Sunday, 22 February 2015

DIY-Duino – The minimalist Arduino DIY

I’ve been looking for a simple project to play with since moving states. My goals for a simple project would be:

  • Extend my current knowledge and experience;
  • Useful in terms of my other projects;
  • Something that I haven’t tried before;
  • Uses components that I have on-hand

While hunting around for projects to play with, I found the “DIY-Duino” on Instructables by robonerd ( The DIY Duino is a simplified Arduino clone that works on a single sided PCB and has a minimum of elements ( a couple of resistors, a couple of ceramic and electrolytic capacitors, a 16MHz crystal, a bunch of female pin headers an LED and a pushbutton switch).


This project was a leap of faith for me because I was using someone else's design where the circuit template was a bitmap image (all of that nasty antialiasing means that the edges aren’t terribly crisp, compared with a raster image).

The first step was to transfer and etch the board. This was done with a reasonable amount of success. My only problems were with the antialiased image tending to make bridges between some of the close solder pads. That’s OK … I was expecting that.

I also had some gaps in some of my traces, that was down to the toner transfer and entirely my fault. I ended up bridging the only significant gap with a piece of cut-off wire (a leg from a previously used resistor … I keep most of my cut-offs for this purpose).

My longer term goal for this board will be to drive an automatic watering system for my veggie patch (I may need to make a few more) and will connect in an SPI (or I2C) network.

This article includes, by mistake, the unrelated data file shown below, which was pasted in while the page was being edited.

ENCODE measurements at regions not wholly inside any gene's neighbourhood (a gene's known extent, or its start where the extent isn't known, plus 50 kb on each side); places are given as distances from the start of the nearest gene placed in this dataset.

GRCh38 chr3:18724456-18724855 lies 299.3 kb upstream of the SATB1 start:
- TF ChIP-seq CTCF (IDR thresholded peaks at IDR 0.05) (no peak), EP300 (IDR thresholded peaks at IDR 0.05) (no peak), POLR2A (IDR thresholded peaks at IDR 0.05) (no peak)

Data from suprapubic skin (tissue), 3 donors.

After the etch/inspection and correction process, it was simply a matter of populating the board.

Robonerd used jumper wires as bridges on the board (there are three of them) whereas I used 0Ω Resistors. The main reason for this is that I’m not all that keen on the appearance of cut-off jumper wire on the component side of the circuit … plus, the resistors are better insulated. Apart from that, it is an entirely personal choice (AFAIC).

When the board was all populated and soldered up, I got down and did some testing.

The voltage between the input power and the LM780 was 7.89V (battery not at full charge). The voltage between the LM780 and the 2nd capacitor was 4.98V, well within the 5% tolerance for the LM780 and safe for the ATMEGA329P chip.

Next, I did a continuity test throughout the board and found that all of the traces were good and the pin headers were correctly connecting to the DIP28.

Also, I made sure that the LED indicator did was it was supposed to do.

I will still need to test the circuit with the ATMEGA328P in place, but I kinda have to wait until my AVRSIP arrives (I just bought one from adafruit).

Well … that’s it for now. I’ll report later on how the circuit performs as a Duino clone.

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